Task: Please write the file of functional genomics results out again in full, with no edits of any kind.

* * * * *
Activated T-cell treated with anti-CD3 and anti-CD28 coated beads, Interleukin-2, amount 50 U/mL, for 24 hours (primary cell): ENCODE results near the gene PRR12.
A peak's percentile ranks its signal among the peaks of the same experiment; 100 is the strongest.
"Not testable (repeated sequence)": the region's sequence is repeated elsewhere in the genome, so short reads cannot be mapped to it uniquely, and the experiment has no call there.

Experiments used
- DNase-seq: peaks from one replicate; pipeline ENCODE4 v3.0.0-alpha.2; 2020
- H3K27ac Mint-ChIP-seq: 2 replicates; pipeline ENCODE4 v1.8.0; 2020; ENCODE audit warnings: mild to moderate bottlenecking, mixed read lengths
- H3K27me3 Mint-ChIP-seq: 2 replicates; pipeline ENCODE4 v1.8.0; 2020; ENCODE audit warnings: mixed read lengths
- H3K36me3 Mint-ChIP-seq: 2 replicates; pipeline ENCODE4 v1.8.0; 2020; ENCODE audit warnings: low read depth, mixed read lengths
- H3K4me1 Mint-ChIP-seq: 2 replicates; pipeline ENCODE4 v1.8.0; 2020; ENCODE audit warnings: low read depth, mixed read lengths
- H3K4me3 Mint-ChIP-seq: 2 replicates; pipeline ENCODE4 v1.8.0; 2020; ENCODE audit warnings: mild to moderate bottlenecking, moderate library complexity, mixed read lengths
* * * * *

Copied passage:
Activated T-cell treated with anti-CD3 and anti-CD28 coated beads, Interleukin-2, amount 50 U/mL, for 24 hours (primary cell): ENCODE results near the gene PRR12.
A peak's percentile ranks its signal among the peaks of the same experiment; 100 is the strongest.
"Not testable (repeated sequence)": the region's sequence is repeated elsewhere in the genome, so short reads cannot be mapped to it uniquely, and the experiment has no call there.

Experiments used
- DNase-seq: peaks from one replicate; pipeline ENCODE4 v3.0.0-alpha.2; 2020
- H3K27ac Mint-ChIP-seq: 2 replicates; pipeline ENCODE4 v1.8.0; 2020; ENCODE audit warnings: mild to moderate bottlenecking, mixed read lengths
- H3K27me3 Mint-ChIP-seq: 2 replicates; pipeline ENCODE4 v1.8.0; 2020; ENCODE audit warnings: mixed read lengths
- H3K36me3 Mint-ChIP-seq: 2 replicates; pipeline ENCODE4 v1.8.0; 2020; ENCODE audit warnings: low read depth, mixed read lengths
- H3K4me1 Mint-ChIP-seq: 2 replicates; pipeline ENCODE4 v1.8.0; 2020; ENCODE audit warnings: low read depth, mixed read lengths
- H3K4me3 Mint-ChIP-seq: 2 replicates; pipeline ENCODE4 v1.8.0; 2020; ENCODE audit warnings: mild to moderate bottlenecking, moderate library complexity, mixed read lengths